Image by Myriams-Fotos from Pixabay

Some of our shameful traits may include a tendency to put ourselves down, being painfully shy, or shutting down entirely when dealing with a superior.

Could it be that people simply were not loved enough when they were growing up?
Kids constantly being told they need to always excel or do better—when they are, in fact, doing the best they can–could eventually take a toll on their psyche.
Curious to explore the vulnerabilities people have that can be attributed to bad parenting, one Redditor asked:
"What screams 'You weren't loved by your parents as a child' without saying you weren't loved by your parents as a child?"

A lack of a loving family led for these people to have a general sense of low self-esteem.

"Not being able to self validate. No one taught you how to be confident and sure of yourself."

"Poor decision making/indecisive."

"Insecure attachments."


Bad Social Anxiety

"One thing that I know I did a lot is have an extremely exaggerated personality because of how bad your social anxiety is. You constantly think everyone is judging you, so you have this carefully calculated sort of facade. You seem funny and spontaneous and extroverted, easy to talk to and friendly, basically you become that quirky weird kid. You try so hard to be funny and likable, be just weird enough but in a sort of funny way, so that people will like you. Then you get home and are absolutely drained because you really have no social battery but force yourself to have one because that's what your carefully crafted personality calls for. You seem spontaneous and funny but really every move is carefully calculated."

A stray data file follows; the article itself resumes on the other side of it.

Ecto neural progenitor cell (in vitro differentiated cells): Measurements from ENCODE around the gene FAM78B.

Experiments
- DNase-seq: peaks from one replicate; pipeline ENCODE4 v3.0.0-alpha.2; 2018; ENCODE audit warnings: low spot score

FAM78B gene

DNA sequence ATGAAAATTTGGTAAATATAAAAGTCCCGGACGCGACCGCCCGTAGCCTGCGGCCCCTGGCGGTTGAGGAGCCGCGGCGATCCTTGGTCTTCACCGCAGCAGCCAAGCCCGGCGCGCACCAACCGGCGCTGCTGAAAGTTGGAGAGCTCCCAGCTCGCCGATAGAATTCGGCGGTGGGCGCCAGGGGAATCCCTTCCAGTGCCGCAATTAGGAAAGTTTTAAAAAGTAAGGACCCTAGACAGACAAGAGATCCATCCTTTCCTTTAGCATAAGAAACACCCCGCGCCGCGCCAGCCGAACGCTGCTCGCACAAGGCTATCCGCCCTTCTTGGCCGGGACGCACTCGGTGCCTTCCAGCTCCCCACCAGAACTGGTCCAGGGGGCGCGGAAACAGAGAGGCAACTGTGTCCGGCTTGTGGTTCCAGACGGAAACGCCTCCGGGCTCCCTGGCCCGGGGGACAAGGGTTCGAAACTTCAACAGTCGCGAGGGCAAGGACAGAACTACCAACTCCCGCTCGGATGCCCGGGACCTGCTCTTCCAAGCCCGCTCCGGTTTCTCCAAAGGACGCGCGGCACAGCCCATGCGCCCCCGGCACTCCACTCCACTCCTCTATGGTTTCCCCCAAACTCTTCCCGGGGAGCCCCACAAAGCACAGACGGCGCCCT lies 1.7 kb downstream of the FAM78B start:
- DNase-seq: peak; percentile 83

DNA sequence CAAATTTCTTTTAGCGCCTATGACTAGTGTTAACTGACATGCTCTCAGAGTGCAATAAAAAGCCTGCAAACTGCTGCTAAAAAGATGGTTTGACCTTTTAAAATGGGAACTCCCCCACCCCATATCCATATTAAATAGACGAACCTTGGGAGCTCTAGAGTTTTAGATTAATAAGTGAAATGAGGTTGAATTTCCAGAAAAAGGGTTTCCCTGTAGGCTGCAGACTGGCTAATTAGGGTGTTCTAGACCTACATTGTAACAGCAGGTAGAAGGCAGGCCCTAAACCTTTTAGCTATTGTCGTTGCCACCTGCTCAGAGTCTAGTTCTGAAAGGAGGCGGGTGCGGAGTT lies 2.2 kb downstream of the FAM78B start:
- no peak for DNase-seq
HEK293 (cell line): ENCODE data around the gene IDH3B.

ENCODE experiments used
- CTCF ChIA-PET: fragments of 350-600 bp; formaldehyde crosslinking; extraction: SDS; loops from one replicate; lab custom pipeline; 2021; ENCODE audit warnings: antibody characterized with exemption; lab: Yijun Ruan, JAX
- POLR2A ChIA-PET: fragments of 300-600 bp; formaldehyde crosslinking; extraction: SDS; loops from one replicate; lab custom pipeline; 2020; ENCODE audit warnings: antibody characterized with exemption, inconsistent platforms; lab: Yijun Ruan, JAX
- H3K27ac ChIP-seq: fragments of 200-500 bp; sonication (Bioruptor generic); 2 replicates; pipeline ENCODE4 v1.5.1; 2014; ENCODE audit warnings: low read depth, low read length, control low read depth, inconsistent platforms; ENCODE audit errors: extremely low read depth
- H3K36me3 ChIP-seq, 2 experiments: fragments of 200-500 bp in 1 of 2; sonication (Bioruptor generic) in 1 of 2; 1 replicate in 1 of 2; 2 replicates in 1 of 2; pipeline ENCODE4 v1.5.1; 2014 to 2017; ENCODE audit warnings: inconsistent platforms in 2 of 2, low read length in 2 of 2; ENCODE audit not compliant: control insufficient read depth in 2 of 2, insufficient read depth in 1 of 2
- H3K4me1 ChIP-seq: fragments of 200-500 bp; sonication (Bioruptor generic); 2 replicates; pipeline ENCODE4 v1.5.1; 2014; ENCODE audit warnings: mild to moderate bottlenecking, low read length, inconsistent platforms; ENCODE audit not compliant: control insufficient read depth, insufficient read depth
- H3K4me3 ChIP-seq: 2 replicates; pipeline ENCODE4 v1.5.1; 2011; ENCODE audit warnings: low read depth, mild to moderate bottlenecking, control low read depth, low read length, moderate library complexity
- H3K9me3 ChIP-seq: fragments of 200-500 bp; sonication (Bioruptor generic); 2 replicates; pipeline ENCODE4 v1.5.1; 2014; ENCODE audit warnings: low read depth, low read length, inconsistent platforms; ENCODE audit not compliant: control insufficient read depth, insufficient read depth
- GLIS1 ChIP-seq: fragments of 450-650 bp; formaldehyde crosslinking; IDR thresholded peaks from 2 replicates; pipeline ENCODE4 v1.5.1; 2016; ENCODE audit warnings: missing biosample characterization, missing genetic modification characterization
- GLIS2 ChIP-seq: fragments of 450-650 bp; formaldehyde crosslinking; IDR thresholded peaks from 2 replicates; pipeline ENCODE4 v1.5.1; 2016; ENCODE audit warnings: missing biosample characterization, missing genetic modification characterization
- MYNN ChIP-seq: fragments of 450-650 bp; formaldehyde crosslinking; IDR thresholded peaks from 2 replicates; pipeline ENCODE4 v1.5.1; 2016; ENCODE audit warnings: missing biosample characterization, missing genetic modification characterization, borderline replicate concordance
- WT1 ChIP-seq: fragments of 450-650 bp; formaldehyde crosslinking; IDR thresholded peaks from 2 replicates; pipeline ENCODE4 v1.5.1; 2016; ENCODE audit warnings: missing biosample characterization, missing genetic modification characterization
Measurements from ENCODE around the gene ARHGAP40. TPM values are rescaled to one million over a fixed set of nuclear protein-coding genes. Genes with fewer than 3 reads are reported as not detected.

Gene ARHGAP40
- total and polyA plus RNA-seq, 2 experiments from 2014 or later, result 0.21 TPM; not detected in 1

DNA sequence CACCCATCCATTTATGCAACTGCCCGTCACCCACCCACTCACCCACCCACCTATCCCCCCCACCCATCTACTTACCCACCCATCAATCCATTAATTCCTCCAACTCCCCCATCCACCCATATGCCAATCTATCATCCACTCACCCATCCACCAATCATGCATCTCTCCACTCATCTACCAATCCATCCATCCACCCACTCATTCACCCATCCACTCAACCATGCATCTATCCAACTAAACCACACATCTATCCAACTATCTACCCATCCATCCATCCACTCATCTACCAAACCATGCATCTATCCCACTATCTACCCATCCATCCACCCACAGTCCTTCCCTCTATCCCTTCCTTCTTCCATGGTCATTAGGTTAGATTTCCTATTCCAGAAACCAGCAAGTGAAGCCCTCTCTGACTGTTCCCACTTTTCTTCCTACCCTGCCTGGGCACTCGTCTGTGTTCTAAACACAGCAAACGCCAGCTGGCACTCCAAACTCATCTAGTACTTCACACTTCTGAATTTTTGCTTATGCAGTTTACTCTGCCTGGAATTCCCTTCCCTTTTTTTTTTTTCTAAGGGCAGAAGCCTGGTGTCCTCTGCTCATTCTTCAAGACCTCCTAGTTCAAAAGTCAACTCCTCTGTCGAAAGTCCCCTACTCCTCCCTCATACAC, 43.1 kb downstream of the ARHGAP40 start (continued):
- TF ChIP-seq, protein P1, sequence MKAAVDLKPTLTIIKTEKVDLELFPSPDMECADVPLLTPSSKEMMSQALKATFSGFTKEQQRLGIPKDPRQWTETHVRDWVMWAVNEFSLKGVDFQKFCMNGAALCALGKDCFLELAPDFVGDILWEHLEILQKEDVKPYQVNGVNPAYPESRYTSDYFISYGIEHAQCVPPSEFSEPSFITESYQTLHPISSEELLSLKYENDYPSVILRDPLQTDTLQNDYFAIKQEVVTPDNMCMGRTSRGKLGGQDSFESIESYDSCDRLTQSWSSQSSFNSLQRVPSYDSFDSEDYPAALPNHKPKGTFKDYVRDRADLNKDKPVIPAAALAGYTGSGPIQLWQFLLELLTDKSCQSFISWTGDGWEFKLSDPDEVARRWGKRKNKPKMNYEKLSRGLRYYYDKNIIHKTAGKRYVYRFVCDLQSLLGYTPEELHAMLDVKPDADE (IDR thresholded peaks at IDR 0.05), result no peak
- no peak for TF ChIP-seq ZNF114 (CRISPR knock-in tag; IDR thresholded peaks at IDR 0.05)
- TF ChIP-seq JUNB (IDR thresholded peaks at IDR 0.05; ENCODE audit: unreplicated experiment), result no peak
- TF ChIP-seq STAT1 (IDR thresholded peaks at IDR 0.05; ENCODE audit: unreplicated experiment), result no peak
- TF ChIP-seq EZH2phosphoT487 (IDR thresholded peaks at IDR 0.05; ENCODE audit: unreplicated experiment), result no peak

Family Punchline

"They can't mention any achievement without 'balancing' it with a mistake."

"Your whole family sees you as nothing but a punchline."

"The only reason you fear them outliving you is that they'd use your funeral as an excuse to humiliate you even further in front of people who actually cared."


Painful Pasts

"I've had two girlfriends who were able to cry completely silently. Not just a few tears, but full ugly, balling your eyes out crying, with absolutely zero noise."

"The first one I knew about her past, but the second I was completely blindsided. She didn't speak about her past, but had said that other than 'occasionally arguing' with her father she's has a good enough childhood. When I saw it, it absolutely sent chills down my spine, and I immediately knew. When I later asked her about it, and mentioned that people only learn that out for quite narrow reasons, the flood gates opened I learned more about her childhood than I was ready to."


A Sad Talent

"My special talent is breaking into full-on hysterics in total silence *with my bedroom open* and then less than 2 minutes later, walk out of my room and nobody has a clue I just had a total breakdown."

"I cried myself to sleep most my 26 years so you just get used to it and forget it's not normal."


Vulnerable individuals tend to freeze up from these triggering moments.

"Seeing your phone ringing with your parents name and having an anxiety attack about answering."


Bracing For Fear